One of the primary senior health issues the elderly deal with is chronic pain. Many aging adults deal with pain on a daily basis and others experience pain at least once a week. Dealing with pain as we age is considered a normal part of growing older, but in far too many cases, chronic pain is ignored. However, by taking a proactive role in pain management, the elderly can continue to enjoy, and not just endure, life.
It is imperative to find treatment options that are effective at managing pain beause it affects numerous aspects of seniors’ lives. Pain can rob seniors of enjoyable experiences and can cause other conditions, such as depression. Chronic pain can lead to other injuries in seniors and increases their risk of falling, especially if the pain and soreness is located in joints.
However, chronic pain affects more than just physical well-being. It often lessens the quality of life a senior experiences and can also hamper their close relationships. Friends and family shift into roles of caregiving, which can end up being stressful for everyone involved. Assisted living communities can provide treatment options and senior care services for managing chronic pain. This can help the elderly continue to develop strong relationships and lead a healthy life.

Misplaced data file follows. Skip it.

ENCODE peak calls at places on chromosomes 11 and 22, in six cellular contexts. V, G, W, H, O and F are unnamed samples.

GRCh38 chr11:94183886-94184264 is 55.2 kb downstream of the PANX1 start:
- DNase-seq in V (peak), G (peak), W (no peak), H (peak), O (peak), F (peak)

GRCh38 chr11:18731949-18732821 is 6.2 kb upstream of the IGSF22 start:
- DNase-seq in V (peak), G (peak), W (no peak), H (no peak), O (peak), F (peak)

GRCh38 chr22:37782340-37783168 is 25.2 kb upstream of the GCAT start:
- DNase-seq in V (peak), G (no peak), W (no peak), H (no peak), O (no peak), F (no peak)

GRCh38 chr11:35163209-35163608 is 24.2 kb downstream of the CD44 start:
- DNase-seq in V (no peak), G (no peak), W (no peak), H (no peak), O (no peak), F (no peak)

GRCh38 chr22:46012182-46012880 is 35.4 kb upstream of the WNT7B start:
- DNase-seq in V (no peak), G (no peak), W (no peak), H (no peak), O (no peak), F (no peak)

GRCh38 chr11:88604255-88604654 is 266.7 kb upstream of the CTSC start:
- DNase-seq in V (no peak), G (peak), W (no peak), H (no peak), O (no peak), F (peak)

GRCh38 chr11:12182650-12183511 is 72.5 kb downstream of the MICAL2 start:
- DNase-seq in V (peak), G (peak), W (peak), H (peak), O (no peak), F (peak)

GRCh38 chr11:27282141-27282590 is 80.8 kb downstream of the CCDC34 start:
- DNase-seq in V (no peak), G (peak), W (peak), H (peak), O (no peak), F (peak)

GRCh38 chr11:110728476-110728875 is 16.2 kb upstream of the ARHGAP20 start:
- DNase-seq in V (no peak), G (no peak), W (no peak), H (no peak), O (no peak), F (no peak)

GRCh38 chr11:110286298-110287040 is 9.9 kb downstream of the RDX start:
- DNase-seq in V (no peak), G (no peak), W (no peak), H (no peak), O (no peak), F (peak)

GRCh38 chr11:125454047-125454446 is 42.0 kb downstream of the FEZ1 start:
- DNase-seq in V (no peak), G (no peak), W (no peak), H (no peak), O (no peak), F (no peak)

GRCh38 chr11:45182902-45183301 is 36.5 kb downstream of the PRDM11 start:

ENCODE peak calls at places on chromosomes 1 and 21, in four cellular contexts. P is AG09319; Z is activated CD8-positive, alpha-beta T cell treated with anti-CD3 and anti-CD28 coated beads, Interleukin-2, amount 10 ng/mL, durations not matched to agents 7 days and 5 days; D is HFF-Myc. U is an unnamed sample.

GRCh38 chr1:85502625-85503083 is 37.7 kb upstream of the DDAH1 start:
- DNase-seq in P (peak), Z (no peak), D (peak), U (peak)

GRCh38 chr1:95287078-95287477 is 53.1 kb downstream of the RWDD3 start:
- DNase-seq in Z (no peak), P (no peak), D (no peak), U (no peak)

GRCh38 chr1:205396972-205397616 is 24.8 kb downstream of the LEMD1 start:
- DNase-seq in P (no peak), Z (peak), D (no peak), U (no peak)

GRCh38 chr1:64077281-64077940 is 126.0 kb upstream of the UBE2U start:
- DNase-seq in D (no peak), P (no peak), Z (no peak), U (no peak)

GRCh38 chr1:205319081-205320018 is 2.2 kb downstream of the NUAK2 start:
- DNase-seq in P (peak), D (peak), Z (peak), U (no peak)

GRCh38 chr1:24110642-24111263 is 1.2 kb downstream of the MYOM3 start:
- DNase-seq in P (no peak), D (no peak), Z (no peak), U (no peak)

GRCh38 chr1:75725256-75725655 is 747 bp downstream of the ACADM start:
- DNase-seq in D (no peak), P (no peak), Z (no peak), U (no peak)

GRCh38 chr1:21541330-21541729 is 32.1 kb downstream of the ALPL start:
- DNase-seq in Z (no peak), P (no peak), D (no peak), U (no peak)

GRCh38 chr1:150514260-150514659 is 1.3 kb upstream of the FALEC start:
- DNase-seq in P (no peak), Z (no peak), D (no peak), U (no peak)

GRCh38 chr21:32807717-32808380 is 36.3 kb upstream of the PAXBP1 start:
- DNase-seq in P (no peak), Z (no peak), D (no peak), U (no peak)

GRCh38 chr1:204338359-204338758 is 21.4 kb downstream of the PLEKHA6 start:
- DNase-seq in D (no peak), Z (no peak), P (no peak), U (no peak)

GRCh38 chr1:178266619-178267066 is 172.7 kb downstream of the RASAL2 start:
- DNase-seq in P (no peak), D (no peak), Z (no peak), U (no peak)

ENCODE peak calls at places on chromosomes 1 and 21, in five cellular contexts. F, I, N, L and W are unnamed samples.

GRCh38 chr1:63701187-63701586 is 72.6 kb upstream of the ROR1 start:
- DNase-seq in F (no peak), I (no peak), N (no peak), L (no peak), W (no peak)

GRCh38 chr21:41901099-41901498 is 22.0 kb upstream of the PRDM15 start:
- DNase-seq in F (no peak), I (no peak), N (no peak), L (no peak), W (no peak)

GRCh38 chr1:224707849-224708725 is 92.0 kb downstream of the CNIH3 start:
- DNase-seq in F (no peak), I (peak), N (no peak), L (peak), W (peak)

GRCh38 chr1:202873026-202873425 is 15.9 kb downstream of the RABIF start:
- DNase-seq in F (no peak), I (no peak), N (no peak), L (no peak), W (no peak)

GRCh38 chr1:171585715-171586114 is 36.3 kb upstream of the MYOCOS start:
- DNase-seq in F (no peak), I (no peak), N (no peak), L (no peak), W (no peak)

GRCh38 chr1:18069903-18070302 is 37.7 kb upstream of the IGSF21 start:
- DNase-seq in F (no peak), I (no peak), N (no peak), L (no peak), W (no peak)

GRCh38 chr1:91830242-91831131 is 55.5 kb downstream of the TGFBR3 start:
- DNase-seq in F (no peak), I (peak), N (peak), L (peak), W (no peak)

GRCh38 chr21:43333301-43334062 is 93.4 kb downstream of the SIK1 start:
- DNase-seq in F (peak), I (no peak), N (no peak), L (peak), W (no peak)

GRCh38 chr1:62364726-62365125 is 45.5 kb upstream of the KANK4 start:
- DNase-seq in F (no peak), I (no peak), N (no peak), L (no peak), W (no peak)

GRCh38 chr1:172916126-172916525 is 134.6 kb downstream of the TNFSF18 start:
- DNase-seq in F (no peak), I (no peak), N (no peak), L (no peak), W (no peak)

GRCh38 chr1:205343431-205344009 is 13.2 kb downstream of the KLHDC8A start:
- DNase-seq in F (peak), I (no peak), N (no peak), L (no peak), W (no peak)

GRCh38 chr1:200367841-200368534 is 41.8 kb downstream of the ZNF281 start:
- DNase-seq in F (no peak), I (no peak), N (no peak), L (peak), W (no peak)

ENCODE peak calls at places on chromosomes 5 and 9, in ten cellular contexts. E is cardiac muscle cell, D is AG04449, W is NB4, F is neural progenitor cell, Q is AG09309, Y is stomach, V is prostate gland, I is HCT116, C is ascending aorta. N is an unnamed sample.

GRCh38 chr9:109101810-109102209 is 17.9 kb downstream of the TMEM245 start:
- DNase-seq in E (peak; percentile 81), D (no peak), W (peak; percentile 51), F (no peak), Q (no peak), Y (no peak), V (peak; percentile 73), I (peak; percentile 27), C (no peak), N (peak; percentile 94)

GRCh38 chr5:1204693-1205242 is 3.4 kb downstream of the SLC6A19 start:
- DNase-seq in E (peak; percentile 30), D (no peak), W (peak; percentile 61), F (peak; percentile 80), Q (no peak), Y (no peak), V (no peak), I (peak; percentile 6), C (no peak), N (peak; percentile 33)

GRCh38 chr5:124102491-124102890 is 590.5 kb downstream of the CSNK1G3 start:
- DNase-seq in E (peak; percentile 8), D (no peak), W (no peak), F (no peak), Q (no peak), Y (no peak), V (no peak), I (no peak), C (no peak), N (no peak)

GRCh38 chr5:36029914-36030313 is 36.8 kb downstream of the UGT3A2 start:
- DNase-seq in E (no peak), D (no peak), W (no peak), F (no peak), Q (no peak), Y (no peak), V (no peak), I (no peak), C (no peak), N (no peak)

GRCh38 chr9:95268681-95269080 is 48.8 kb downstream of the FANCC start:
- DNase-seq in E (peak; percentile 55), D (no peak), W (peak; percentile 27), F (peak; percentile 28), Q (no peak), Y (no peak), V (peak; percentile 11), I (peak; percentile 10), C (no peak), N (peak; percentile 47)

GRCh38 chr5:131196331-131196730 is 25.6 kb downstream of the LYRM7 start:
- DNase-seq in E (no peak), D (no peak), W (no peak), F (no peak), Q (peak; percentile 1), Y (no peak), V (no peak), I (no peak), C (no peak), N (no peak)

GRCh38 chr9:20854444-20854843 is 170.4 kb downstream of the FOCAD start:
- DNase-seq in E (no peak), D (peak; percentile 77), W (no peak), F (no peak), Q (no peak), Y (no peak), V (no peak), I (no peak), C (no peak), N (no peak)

There are two types of pain: acute and chronic. Acute pain is temporary and many times the result of an injury. Chronic pain, on the other hand, is long lasting. Acute pain requires immediate treatment and should be taken seriously, but typically goes away naturally in a short time.
There are some characteristics to help you determine if your loved one is dealing with chronic pain. You may notice them grimacing, rubbing one particular joint or being limited in how they move. If a senior has dementia, it can be difficult to identify chronic pain. Since they may not always be able to tell you directly, some signs to look for might include:
One of the best ways to determine if an elderly adult is experiencing chronic pain is to ask them questions. This can help you locate the pain and determine the severity. Some adults are reluctant to discuss the types of discomfort they are feeling but with some gentle questioning, they may open up and explain the difficulties they are having. You can ask them questions like:
There are also some terms that can help describe different types of pain, such as stabbing, burning or aching. Having this type of discussion with your loved one can be of great assistance to a doctor or health care professional who is diagnosing chronic pain.